Renewable energy company Clir Renewables has developed software that uses leading wind industry expertise, data science, and machine learning to quantify and provide actionable insights to help mitigate the lost energy production caused by both static and dynamic yaw misalignment.
The concept of yaw misalignment is unique to the wind industry; if the wind always blew in the same direction, turbines would not need to yaw, and the process for maximizing wind-farm output would be drastically simpler. Unfortunately, that’s not the case.
Wind is a highly variable resource. A turbine’s control system gathers information from the nacelle instrumentation and directs the turbine to yaw accordingly. However, turbines do not track the wind perfectly. Tracking the wind perfectly would require constant yawing and eventually burn out the yaw drive. Instead, wind turbines yaw once the deviation of the wind from the nacelle position is significant enough to justify yawing.
Ideal parameters for yaw lag vary between industry players and are often defined at the turbine design phase without considering the real-world site-specific wind conditions. Control parameters may be defined to only yaw when there is a significant deviation of the wind from the nacelle, which would extend the yaw drive life at the cost of lost energy. Alternatively, control parameters may dictate constant yawing, and result in a short yaw drive lifespan but increased energy.
In service agreements, turbines’ performance in accurate alignment and tracking of the wind is not considered. This leads to the issue of yaw lag being ignored as contractual requirements are prioritized over value. The lack of attention from service providers, poor turbine design assumptions and inadequate tools to assess lost energy have all contributed to what has become an industry-wide problem. Clir’s recent technology development addresses the issue of yaw lag by detecting poorly-specified yaw parameters and physical misalignment, bringing the inefficiencies to light as they occur.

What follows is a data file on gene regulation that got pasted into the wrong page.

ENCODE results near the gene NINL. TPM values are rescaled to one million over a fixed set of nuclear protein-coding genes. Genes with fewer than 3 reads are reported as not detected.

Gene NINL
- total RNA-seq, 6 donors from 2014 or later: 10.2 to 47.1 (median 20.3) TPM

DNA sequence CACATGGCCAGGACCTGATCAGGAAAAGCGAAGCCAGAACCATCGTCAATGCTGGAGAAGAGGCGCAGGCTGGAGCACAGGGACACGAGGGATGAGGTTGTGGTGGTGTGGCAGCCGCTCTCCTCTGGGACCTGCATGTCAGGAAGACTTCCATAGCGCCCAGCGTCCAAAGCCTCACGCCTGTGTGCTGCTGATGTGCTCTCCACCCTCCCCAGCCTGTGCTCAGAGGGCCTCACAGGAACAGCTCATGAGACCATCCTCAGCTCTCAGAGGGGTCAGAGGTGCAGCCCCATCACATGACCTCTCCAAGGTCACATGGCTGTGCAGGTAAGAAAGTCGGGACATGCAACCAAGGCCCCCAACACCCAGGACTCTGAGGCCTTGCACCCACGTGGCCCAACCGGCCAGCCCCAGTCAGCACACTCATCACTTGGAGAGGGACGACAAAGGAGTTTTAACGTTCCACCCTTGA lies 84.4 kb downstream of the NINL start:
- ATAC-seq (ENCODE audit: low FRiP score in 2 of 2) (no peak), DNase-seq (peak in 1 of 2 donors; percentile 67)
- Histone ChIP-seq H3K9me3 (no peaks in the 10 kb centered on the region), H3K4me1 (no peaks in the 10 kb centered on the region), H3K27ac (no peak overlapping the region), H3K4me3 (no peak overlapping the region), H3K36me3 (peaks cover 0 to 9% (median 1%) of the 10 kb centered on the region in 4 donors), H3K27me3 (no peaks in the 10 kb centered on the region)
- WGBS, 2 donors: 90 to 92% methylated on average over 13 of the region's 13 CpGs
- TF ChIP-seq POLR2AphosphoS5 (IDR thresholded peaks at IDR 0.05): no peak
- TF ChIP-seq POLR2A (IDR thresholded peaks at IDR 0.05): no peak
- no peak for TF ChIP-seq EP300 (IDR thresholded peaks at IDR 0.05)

“To maximize production, wind-farms owners need the ability to proactively monitor and understand the lost energy impact of inappropriate control parameters and yaw faults in their wind turbines,” said Gareth Brown, CEO of Clir Renewables. “The tools available on the market have been discouraging for wind-farm owners. They make it difficult to understand if the turbines know where the wind is coming from, if they are tracking it effectively, and don’t provide recommendations for how to combat misalignment with service providers.”
The data from wind farms is inherently poorly-structured and noisy which makes it difficult to parse out yaw alignment impact from items like other turbine control changes, leading-edge erosion, environmental conditions, and other performance degrading conditions, thus making it very difficult to understand the negative impact.
“We’ve seen many of our clients ignoring the issues as they didn’t have the tools to monitor or understand them, and it’s costing them significant amounts of money,” added Brown.
To solve this problem, Clir created a data architecture and product feature that enables the early detection of yaw alignment issues. Clir’s software applies domain expertise, advanced analytics, and machine learning to separate static yaw misalignment from other underperformance issues to quantify the financial impact and provide recommendations on how to fix directly or address the issue with the service provider.
“The benefits of dynamic and static yaw monitoring and correction are substantial,” said Jake Gray, a previous Vice President of a national IPP and current COO of Clir Renewables. “Wind-farm owners can use the yaw misalignment calculations to correct turbine faults, pressure OEMs to change the underlying control parameters, and to evaluate the work of their O&M provider. Where yaw misalignment has been an issue, owners have seen up to a 3% increase in AEP from the yaw correction alone.”
Filed Under: News, O&M, Pitch & yaw, Sensors, Software